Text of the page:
Black Lives Matter co-founder Patrisse Cullors resigns amidst controversy
“It feels like the time is right,” Patrisse Cullors said.
Black Lives Matter Co-Founder Patrisse Cullors is exiting the civil rights organization she helped start in 2013.
The Black Lives Matter Global Network Foundation (BLMGNF) announced Thursday (May 27) that Cullors, who served as executive director, would be “transitioning from her role.”
Cullors was previously the last remaining co-founder after Alicia Garza and Opal Tometi walked away from the network of activists. The 37-year-old Los Angeles native is leaving to focus on other projects, including her forthcoming second book and a multi-year TV development deal with Warner Bros, The Associated Press reports.
“I’ve created the infrastructure and the support, and the necessary bones and foundation, so that I can leave,” Cullors told AP. “It feels like the time is right.”
She was influential in launching BLM Grassroots, the sister organization to BLMGNF. She formed the BLM Political Action Committee to increase voter participation and turnout, and to endorse candidates who promote Black liberation and Cullors championed The Breathe Act, federal legislation that proposed divesting taxpayer dollars from brutal and discriminatory policing and investing it in a new vision of public safety.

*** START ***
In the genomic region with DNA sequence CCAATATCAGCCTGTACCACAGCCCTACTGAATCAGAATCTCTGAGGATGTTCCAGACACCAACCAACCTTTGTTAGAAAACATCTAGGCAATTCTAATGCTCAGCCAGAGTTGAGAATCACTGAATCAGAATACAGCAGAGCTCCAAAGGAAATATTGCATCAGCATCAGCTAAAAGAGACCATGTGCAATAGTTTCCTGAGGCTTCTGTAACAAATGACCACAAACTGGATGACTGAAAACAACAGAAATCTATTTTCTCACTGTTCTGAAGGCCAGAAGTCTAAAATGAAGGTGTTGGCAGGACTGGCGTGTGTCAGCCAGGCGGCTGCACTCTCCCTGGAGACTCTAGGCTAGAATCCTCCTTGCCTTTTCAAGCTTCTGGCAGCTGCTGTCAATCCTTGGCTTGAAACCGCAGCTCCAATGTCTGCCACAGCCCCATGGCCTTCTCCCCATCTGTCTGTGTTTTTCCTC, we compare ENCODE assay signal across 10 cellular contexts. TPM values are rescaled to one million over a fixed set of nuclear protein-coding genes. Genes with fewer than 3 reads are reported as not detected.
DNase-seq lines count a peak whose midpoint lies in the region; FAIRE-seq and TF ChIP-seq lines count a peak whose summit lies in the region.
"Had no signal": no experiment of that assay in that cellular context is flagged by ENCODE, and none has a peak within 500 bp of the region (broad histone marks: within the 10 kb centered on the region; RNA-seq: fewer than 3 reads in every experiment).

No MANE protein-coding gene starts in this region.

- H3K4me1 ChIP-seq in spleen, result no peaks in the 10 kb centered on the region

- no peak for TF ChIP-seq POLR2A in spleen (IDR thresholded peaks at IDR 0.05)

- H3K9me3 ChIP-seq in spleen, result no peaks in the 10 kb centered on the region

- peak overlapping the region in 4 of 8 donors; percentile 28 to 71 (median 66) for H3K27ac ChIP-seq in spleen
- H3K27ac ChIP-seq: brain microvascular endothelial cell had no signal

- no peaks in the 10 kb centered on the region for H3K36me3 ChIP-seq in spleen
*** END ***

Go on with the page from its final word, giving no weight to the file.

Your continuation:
The organization will move forward with the support of two Senior Executives: Makani Themba, Chief Strategist at Higher Ground Change Strategies and Monifa Bandele, Chief Operating Officer at Time’s Up Foundation. Both women have supported BLM and assisted as advisors since its inception.
“With smart, experienced and committed people supporting the organization during this transition, I know that BLMGNF is in good hands,” said Cullors. “The foundation’s agenda remains the same — eradicate white supremacy and build life-affirming institutions. Between the two Senior Executives and BLM Grassroots Co-Director Melina Abdullah, who is an original member of BLM and co-founder of its first chapter in Los Angeles, their immense talent will build a future where Black lives do more than matter — they will truly thrive.”
Cullors’ departure is in the midst of controversy regarding donations to the org. When an AP report revealed the foundation received $90 million in donations following the protests that swept the nation last summer, the family of Michael Brown and other Ferguson activists requested $20 million from BLM. Critics also called out Cullors and others for hoarding the funds.
“Those were right-wing attacks that tried to discredit my character, and I don’t operate off of what the right thinks about me,” Cullors told AP. She reportedly was planning her resignation for more than a year.
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